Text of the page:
I was actually expecting them to change because everyone gets so hyper on the caffeine...and then of course the coffe "klatch" would be new too.

So what's the point of the story? It sounds like you want to make a clever point about society, but which one?

John Thiel
January 9th, 2006, 09:00 AM
Well, I left glaring gaps in the reasoning of my story so that the reader would have to fill them in and think them out, but you certainly caught me in one that was not intentional, and that's the one where the caveman was speaking and it says the ET was speaking. I was looking out my window when I typed that. I've just edited it so that it now reads correctly.

I was wanting to discuss the details of my story, and I'm very glad you had comments about it. As things are seen in my story (which is meant to be distinct from life as it is or has been lived, not to reflect it), the caveman doesn't need a lifetime supply of coffee, as he is so primitive that he is being watched closely by heaven, and they supply the coffee and fulfill the concept of there being coffee there. The caveman has not been having a morning cup of coffee, but he is standing in a time stream due to the intervention and it informs him what to say.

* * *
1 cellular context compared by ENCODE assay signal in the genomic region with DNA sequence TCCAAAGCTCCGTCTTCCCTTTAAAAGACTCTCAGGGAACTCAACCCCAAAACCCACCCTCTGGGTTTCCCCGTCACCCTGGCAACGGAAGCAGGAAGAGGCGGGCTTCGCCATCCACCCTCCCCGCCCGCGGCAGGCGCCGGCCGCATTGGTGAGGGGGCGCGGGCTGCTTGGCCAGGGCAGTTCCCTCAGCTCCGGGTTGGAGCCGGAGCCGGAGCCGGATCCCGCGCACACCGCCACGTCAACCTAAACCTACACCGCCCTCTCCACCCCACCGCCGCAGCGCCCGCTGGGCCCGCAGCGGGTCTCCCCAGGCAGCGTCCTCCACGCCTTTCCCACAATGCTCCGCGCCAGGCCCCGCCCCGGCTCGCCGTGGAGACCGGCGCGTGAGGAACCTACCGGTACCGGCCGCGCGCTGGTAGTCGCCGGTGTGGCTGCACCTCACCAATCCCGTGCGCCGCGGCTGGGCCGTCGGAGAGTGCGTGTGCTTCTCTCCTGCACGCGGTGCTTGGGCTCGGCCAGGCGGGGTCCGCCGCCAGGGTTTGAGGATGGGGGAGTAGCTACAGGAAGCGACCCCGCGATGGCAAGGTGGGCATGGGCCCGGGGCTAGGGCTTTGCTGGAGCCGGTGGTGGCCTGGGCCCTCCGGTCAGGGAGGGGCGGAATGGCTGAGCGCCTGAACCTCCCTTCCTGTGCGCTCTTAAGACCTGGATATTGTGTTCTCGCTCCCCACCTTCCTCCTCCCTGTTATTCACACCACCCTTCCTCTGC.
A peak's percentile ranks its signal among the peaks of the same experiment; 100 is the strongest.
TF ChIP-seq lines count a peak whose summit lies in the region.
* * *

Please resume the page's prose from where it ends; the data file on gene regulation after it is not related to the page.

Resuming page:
Now as to the ET's motives, it's an important point in the story. He gives the caveman the coffee-maker because he feels like doing so. Looking at the caveman gives him the desire to change him in some way. This impulse, often unnoticed in life, is an important part of it and is what the story is intended to highlight. What he gets out of it is simply the doing of it, the knowledge that he has affected this caveman. His gain is feeling different.That's a gain, too.

I see the cavemen as ignorning the gods and paying no attention to anyone outside their own so-called culture. So using something from somewhere else is so novel that it has a revolutionary effect. Their social order is dependent upon maintaining their culture exactly as it has been and they have to compensate for any change in it by manifesting the change in various ways including material ones. However, the change is easily brought about because
they have not noticed that they are dependent on maintaining things as they are; thinking about what they were doing would itself be a novelty. His outlook becomes one of progress because he likes the effect the gift has had. His wealth is in fact whatever constituted wealth in those days, plus whatever new forms of wealth are brought about by change.

The point of the story is that someone would want to change a caveman's behavior, which implies that I, as the author, have some interest in the matter, or there would not be a story or a point to it. I'm glad you can see that the story would have a point. As to where it is going, it is simply going away from caveman-style thinking---which I maintain exists in mundane literature.